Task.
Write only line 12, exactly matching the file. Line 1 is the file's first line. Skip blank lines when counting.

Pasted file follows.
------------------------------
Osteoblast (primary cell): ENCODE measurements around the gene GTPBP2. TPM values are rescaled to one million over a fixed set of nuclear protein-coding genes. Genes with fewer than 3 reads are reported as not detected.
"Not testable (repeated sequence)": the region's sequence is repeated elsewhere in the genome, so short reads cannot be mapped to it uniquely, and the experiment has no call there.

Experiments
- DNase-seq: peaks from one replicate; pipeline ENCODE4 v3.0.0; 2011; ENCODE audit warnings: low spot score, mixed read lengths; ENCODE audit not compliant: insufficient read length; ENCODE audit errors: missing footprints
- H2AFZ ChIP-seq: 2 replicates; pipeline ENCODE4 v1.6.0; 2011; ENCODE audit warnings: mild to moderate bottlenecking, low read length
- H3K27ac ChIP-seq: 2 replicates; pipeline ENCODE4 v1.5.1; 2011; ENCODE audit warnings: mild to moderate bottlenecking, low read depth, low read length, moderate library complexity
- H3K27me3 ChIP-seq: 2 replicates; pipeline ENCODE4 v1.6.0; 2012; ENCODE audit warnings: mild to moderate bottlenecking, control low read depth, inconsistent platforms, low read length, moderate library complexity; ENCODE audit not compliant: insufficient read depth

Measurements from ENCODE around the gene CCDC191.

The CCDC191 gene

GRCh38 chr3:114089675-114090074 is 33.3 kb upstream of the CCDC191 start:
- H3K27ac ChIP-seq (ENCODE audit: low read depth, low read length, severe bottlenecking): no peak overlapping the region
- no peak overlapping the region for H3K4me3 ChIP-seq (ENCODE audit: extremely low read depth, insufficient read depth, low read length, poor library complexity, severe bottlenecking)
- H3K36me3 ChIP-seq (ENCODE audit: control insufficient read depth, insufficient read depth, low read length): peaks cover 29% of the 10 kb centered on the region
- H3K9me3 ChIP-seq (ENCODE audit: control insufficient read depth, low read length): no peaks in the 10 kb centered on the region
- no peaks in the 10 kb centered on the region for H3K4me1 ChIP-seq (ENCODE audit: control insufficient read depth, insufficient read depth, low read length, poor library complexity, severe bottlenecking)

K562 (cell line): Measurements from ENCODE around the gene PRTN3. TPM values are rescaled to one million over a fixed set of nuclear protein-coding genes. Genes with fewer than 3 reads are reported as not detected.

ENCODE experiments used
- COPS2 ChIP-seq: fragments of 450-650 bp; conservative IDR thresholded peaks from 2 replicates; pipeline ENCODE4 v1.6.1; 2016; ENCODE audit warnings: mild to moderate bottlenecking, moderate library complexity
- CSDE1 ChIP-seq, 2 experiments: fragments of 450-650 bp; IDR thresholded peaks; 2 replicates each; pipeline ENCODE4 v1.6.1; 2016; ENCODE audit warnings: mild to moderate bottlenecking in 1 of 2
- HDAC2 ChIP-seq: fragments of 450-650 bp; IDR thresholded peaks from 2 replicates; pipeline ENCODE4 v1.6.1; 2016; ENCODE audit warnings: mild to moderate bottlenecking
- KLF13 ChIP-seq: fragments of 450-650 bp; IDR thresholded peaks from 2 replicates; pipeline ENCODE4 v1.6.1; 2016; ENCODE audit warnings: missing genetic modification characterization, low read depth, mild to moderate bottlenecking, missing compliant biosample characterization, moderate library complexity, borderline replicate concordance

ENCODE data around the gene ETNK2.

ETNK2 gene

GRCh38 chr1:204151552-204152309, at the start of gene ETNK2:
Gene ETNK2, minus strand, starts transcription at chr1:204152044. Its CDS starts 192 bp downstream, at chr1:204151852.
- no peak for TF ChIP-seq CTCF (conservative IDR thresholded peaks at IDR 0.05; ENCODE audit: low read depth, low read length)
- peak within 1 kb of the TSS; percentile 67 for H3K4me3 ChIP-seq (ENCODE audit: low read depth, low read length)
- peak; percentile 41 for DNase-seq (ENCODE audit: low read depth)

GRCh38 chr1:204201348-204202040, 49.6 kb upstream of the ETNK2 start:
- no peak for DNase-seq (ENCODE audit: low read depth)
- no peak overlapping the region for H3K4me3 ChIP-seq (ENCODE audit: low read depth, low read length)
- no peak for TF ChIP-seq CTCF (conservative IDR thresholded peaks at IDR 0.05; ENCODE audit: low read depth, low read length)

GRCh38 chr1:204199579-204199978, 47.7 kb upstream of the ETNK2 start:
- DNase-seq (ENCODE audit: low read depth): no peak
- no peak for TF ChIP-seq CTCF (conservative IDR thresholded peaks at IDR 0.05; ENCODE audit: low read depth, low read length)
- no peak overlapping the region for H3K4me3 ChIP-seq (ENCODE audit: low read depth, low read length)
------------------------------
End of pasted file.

- no peak overlapping the region for H3K4me3 ChIP-seq (ENCODE audit: extremely low read depth, insufficient read depth, low read length, poor library complexity, severe bottlenecking)